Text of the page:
Art
6,905 Hypes 0 Comments

Red Bull Curates Protégés x HYPEBEAST Presents Pen & Paper with Toshikazu Nozaka

Beginning as a professional skateboarder, Toshikazu Nozaka’s work naturally led him to

Beginning as a professional skateboarder, Toshikazu Nozaka’s work naturally led him to collaborations with skate brands, laying the foundation on which he would later build a career as a professional artist and tattoo artist. Drawing from a strong connection with his cultural and artistic heritage, Nozaka works primarily with traditional materials such as a simple brush and ink, and his inspirations reach far back to artists from the Edo and Meiji periods who were known for their stylized Ukiyo-e paintings and woodblock prints.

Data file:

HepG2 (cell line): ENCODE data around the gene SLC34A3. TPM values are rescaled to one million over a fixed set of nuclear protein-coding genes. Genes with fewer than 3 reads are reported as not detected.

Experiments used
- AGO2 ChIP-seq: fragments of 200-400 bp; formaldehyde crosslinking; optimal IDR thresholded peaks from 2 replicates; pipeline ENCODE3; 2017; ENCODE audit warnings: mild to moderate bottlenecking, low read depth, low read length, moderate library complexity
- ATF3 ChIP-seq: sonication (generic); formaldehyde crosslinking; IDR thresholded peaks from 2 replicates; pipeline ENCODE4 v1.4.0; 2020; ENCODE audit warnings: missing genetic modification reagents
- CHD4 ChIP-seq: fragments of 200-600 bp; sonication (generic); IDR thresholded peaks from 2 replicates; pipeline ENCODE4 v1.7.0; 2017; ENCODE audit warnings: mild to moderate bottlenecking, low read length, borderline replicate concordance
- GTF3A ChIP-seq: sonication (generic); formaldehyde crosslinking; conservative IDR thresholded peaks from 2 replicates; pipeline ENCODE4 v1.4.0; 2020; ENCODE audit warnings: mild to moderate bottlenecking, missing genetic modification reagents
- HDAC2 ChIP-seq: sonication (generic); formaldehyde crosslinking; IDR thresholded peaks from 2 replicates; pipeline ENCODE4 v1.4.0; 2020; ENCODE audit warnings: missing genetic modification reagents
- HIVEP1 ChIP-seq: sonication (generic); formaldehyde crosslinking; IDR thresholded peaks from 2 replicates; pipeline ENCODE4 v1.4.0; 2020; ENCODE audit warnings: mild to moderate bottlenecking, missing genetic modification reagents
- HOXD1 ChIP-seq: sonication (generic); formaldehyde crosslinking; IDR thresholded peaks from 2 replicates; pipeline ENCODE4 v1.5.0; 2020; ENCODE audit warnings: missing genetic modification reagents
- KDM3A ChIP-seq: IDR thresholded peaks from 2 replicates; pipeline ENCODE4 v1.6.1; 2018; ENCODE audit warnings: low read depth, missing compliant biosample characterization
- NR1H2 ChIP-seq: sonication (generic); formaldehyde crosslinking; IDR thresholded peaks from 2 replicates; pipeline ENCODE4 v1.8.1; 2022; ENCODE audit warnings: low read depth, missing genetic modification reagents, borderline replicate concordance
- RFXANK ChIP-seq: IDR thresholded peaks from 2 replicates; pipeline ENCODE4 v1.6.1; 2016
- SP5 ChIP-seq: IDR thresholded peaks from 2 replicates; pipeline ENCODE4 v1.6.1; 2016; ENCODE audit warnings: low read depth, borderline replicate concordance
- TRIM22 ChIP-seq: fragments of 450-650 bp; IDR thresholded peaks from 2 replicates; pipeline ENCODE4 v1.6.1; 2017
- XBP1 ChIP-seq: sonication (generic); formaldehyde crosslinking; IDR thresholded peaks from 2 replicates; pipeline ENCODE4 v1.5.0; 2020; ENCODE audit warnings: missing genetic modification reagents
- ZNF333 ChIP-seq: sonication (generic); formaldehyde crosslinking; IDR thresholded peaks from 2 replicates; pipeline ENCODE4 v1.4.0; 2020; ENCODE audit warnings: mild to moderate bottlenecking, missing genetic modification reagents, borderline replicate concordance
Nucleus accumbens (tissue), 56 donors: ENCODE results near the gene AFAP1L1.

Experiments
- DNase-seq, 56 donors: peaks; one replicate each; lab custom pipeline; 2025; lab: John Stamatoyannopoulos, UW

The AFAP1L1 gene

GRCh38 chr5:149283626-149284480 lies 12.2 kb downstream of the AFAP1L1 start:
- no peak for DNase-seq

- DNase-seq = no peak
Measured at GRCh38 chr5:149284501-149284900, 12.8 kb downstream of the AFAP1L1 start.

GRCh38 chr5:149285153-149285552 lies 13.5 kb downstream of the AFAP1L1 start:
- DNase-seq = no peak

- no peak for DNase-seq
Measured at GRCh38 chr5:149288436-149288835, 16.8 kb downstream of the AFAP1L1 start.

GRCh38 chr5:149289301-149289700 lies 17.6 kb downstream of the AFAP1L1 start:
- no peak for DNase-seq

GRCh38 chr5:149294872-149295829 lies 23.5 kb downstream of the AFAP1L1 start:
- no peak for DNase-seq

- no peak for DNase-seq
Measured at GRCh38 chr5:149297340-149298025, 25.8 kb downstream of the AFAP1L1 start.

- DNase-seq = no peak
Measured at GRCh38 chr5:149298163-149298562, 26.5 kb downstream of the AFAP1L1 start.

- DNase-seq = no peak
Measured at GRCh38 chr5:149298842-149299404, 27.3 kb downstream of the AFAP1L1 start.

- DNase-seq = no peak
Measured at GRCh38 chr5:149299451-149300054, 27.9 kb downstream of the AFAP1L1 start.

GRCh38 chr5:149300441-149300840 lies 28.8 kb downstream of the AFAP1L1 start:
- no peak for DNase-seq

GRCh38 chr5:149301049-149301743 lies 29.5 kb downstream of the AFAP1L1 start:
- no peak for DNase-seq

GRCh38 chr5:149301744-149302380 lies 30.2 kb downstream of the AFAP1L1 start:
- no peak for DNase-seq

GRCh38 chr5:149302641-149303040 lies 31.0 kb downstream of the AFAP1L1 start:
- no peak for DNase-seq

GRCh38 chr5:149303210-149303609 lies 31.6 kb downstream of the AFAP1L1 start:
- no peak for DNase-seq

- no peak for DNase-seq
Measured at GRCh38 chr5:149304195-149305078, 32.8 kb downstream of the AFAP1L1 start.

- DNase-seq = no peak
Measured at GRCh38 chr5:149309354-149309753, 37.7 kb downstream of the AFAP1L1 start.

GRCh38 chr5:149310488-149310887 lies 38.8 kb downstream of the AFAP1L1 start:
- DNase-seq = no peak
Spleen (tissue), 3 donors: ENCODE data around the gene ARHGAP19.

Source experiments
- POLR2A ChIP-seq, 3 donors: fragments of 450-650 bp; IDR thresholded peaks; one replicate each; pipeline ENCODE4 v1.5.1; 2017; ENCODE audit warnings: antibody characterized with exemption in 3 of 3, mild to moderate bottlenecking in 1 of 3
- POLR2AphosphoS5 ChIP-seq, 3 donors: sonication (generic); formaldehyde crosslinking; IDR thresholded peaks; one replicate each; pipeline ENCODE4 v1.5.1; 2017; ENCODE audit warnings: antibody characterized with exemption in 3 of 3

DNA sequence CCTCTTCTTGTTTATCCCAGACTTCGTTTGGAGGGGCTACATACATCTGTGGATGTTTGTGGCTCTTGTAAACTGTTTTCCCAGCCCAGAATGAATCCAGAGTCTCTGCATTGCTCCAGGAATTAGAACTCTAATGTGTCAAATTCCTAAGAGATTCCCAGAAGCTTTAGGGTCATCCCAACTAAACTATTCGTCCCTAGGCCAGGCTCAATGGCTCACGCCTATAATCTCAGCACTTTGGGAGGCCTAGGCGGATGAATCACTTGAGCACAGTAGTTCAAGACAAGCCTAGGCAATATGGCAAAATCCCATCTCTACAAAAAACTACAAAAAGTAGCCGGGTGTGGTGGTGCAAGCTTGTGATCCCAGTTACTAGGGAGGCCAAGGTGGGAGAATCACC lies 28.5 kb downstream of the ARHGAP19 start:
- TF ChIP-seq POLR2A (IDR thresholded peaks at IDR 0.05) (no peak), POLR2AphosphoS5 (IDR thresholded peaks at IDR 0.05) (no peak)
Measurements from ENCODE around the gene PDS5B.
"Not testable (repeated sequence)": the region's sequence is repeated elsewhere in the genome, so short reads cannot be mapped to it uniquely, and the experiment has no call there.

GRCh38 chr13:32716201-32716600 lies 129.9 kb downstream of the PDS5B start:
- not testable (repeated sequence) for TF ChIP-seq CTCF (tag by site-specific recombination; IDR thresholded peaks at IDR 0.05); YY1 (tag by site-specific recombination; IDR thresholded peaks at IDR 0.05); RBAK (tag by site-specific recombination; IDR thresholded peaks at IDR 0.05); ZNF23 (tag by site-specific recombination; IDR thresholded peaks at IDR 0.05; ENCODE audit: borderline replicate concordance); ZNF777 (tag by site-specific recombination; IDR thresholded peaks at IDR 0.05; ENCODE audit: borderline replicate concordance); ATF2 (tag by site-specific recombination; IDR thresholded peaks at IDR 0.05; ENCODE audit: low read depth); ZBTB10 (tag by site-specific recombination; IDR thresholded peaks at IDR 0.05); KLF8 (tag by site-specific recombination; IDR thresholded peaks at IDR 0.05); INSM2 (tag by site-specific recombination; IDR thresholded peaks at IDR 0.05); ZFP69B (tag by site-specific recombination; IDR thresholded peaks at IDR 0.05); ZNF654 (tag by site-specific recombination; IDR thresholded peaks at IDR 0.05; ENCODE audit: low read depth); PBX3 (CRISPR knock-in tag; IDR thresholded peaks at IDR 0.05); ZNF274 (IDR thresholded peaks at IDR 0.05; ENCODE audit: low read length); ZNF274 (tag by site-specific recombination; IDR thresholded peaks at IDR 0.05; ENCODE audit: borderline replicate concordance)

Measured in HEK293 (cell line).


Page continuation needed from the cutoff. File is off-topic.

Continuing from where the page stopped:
In this edition of Pen & Paper presented by Red Bull Curates Protege & HYPEBEAST, Nozaka comments on the local art scene in Tokyo as well as the life of a professional artist in Japan.


Nozaka’s Start

How did you get into your line of work?

I’ve been having independent art-shows for 10 years and gradually gained a following. Before I started working as an artist, I was skating as a professional and that connection led me to a job working with brands. Thankfully, a lot of people came from the start so things went really well.

Who are some of the people that have had an impact on you when pursuing art?

I am shocked by some of Japanese artists from Edo to Meiji era (approx. 1600 to 1900) such as Kuniyoshi Utagawa, Yoshitoshi Tsukioka and Kyosai Kawanabe. They are all famous for their original Ukiyo-e, a Japanese traditional art style. I am also influenced by skateboarders from the ’80s.